Koivu was penalized on the play, receiving a tripping minor. Gostisbehere, the NHL's leading rookie scorer among defensemen, briefly returned to the game in the second period but left after his second shift and did not return. The fact that the player was at least able to attempt a return to the game suggests a lesser degree of severity than the partial ACL tear of last season.

With Gostisbehere lost at least for the rest of this game, the Flyers needed their other five defensemen to step up. Del Zotto's two goals, five shots and 27:07 of ice time were the most dramatic contribution from the Philadelphia blueline corps but others stepped us as well. Most notably, Evgeny Medvedev (one assist, plus-three at even strength, two nicely executed takeaways and 20:27 of ice time) helped fill some of the void after Medvedev was a healthy scratch in Tuesday's 4-3 win over the Montreal Canadiens.

With the win, the Flyers (17-15-7, 41 points) crept back within three points of the idle Boston Bruins for the lower wild card seed in the Eastern Conference. Boston plays the current higher wild-card seed, the New Jersey Devils (45 points) on Friday night. The Flyers host the New York Islanders on Saturday afternoon. Each of the Flyers' next nine games are against Eastern Conference opponents.

The Wild (21-11-8, 50 points) currently hold the upper wildcard seed in the Western Conference. However, the club is setting its sights on catching the second-place Chicago Blackhawks (54 points) and/or the third-place St. Louis Blues (52 points) in the Central Division race to earn an automatic playoff spot. Minnesota holds two games in hand on Chicago and three on the Blues.



Flyers general manager Ron Hextall and scouting director Chris Pryor led the organization's contingent at the 2015-16 IIHF Under-20 World Championship in Helsinki, Finland. A franchise record seven Flyers affiliated prospects played in the tournament. While Hextall and the Flyers scouts naturally checked in on the play of the organization's prospects, they also focused on the standout contingent of players eligible for the 2016 NHL Draft as well as other organizations' prospects who could be potential trade targets down the road and players who slipped through the cracks of the 2014 and/or 2015 drafts without being selected.

On Wednesday morning -- hours before announcing the trade that sent Vincent Lecavalier and Luke Schenn to the Los Angeles Kings and brought young center Jordan Weal, a 2016 third-round pick and significant salary cap relief and roster breathing room to Philadelphia -- Hextall met with the media at the Skate Zone in Voorhees, NJ, to discuss his impressions of the tournament in general and on the seven Flyers' prospects in particular.

"First of all it’s a great experience for those kids. I think to play at that high a level and that big a stage, the experience for them is invaluable. So obviously, we’re happy to have as many guys as we had," said Hextall.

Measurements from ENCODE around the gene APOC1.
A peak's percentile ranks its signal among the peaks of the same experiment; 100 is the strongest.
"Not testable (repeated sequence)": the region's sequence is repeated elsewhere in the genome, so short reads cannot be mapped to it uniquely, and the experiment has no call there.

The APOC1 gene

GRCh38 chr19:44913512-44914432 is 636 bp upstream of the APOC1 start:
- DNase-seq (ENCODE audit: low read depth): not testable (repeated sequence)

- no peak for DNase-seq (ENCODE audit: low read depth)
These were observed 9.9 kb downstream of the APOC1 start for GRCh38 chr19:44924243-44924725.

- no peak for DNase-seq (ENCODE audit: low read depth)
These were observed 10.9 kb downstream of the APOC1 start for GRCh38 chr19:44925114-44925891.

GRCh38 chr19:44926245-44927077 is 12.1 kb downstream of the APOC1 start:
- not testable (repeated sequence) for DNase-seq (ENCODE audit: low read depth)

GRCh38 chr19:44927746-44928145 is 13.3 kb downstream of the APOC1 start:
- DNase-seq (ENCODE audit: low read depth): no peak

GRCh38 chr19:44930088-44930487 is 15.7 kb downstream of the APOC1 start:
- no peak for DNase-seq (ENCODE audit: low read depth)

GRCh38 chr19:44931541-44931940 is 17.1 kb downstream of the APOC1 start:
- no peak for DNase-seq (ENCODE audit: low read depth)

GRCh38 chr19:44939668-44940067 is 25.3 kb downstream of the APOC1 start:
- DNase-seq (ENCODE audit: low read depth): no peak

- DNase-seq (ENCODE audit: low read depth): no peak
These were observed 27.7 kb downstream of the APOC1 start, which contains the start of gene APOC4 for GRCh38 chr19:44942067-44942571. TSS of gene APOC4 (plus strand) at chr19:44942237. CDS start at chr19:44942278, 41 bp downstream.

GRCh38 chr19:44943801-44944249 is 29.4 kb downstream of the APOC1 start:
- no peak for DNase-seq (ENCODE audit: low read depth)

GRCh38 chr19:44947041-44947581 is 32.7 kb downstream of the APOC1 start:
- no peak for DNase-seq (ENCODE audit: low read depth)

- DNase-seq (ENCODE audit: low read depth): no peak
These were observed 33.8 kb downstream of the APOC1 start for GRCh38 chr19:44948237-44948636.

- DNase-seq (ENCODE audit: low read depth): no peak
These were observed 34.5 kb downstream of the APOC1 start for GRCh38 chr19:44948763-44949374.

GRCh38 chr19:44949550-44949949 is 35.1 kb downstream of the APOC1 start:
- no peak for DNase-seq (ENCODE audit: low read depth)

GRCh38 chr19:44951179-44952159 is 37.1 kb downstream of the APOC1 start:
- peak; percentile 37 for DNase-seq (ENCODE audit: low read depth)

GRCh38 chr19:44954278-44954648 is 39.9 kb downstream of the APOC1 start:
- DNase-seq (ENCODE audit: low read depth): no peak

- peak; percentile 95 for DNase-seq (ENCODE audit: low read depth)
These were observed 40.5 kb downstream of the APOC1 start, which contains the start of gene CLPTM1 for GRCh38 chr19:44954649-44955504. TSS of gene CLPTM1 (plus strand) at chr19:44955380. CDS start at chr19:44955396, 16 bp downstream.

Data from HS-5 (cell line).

The GM added that making the World Junior Championship roster for a national team is a tremendous honor but it's not the be-all and end-all of whether a player will go on to play in the NHL or even the AHL. The Flyers have other prospects, most notably 2014 second-round pick Nicolas Aube-Kubel and 2015 free agent signee defenseman Philippe Myers, who are having strong junior campaigns but were not considered for the Canadian national team. 2015 fourth-round pick Mikhail Vorobyov (now playing in the KHL for Salavat Yulaev Ufa after going on a tear for Ufa's junor team) could be a candidate for the Russian WJC team next year.

"Certainly it’s nice to have seven players there. It doesn’t mean they’re all going to make it. It means that they’re top players right now in their age group for their countries. They all obviously have a lot of work to do. But like I said, it’s an invaluable experience. It is the direction we’re headed. Every game they play, every day they practice they get better. To play on that type of a stage, the experience.... those kids will never play under more pressure than that. It’s invaluable," Hexall said.

"That’s high stakes for those kids. Certainly the highest stakes they’ve ever played for. You come back, you understand the nuances of getting ready for a big game. Performing in a big game, performing under pressure. We were thrilled when we learned we had that many kids on the teams.’’

Two players under Flyers entry-level contracts -- 2015 first-round pick Ivan Provorov and 2014 sixth-round pick Radel Fazleev -- won silver medals with Team Russia at this year's tournament.